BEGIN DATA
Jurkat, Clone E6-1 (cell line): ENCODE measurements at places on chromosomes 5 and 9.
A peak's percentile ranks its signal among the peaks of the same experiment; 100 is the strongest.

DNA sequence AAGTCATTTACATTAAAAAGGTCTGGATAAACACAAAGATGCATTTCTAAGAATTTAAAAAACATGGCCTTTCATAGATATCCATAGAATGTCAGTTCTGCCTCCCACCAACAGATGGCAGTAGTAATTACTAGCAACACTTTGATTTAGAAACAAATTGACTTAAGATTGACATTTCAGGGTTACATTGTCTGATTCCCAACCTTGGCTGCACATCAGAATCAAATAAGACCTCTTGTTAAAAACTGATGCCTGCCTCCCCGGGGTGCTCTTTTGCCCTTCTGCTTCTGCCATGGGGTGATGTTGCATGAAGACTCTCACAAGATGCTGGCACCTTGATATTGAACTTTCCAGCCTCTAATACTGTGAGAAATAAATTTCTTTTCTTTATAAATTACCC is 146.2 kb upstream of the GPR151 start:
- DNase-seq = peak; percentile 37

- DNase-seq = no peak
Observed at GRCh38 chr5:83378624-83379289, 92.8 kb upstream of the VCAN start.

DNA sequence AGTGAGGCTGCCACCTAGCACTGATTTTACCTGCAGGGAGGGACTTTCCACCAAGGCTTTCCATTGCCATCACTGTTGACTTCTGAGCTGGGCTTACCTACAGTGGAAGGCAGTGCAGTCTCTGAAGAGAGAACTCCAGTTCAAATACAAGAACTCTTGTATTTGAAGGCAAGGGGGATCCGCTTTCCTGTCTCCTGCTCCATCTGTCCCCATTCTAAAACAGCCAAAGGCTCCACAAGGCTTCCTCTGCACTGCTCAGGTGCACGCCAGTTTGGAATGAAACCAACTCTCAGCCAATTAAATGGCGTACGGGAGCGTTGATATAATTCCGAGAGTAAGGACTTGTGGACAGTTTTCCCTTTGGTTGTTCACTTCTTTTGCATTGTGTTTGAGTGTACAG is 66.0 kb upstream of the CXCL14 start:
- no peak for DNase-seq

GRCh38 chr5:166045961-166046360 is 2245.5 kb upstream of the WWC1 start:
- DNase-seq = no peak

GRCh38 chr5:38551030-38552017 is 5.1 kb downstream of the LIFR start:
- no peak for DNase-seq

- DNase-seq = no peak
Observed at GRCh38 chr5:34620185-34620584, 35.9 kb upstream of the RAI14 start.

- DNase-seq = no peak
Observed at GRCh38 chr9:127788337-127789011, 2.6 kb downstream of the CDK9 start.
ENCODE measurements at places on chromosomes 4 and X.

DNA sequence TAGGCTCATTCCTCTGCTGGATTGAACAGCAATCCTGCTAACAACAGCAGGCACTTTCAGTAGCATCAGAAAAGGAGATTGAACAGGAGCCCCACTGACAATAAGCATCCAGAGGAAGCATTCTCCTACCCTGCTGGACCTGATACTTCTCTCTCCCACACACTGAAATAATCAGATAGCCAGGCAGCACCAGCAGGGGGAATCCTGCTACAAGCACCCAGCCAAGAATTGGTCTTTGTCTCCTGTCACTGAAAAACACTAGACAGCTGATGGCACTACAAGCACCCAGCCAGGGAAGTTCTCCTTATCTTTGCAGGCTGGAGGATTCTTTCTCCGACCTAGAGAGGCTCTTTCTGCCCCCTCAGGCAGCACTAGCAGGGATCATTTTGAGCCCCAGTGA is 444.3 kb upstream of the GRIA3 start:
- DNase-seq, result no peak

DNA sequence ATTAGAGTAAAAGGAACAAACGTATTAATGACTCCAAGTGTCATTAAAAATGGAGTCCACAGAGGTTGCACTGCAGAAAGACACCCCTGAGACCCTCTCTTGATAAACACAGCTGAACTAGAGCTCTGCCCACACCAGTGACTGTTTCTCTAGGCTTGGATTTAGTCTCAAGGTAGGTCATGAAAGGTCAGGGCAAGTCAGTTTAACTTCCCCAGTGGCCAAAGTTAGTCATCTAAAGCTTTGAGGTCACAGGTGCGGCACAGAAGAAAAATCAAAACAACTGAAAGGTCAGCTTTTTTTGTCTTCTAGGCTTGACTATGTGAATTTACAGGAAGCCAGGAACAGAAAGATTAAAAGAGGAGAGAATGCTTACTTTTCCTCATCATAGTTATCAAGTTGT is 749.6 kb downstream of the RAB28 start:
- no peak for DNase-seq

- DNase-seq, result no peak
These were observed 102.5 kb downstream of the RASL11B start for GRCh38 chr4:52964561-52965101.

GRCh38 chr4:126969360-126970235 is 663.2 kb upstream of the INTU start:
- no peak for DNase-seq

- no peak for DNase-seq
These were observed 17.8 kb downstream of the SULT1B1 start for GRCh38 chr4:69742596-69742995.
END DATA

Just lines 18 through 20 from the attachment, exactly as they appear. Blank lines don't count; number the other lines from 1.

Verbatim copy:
DNA sequence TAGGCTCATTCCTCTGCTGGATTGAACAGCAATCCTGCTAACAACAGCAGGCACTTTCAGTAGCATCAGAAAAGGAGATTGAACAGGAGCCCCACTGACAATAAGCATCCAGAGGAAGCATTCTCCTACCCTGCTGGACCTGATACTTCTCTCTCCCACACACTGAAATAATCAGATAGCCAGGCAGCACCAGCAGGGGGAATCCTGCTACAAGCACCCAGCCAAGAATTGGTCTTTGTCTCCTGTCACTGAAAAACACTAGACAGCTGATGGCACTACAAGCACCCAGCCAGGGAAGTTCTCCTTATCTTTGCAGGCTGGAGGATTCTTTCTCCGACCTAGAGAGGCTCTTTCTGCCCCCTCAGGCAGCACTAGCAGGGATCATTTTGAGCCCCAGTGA is 444.3 kb upstream of the GRIA3 start:
- DNase-seq, result no peak

DNA sequence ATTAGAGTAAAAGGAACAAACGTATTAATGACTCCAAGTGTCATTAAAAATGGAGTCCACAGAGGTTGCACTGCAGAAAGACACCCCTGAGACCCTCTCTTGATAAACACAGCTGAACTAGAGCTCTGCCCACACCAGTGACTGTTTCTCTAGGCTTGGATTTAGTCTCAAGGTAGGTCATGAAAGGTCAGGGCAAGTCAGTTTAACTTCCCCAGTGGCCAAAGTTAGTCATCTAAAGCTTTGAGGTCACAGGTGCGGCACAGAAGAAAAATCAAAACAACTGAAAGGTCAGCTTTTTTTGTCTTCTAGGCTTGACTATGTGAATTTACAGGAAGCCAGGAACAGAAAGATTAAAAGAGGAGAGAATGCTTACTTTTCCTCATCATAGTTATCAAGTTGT is 749.6 kb downstream of the RAB28 start: